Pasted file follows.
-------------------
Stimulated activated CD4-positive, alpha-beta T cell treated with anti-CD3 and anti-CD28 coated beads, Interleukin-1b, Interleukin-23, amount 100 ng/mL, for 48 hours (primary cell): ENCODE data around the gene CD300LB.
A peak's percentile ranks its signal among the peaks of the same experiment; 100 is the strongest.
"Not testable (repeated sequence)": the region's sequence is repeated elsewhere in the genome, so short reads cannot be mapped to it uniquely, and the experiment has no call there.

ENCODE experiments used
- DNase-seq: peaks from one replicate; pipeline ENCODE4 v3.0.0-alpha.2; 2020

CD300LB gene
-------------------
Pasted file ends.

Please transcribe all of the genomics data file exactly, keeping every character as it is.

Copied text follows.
Stimulated activated CD4-positive, alpha-beta T cell treated with anti-CD3 and anti-CD28 coated beads, Interleukin-1b, Interleukin-23, amount 100 ng/mL, for 48 hours (primary cell): ENCODE data around the gene CD300LB.
A peak's percentile ranks its signal among the peaks of the same experiment; 100 is the strongest.
"Not testable (repeated sequence)": the region's sequence is repeated elsewhere in the genome, so short reads cannot be mapped to it uniquely, and the experiment has no call there.

ENCODE experiments used
- DNase-seq: peaks from one replicate; pipeline ENCODE4 v3.0.0-alpha.2; 2020

CD300LB gene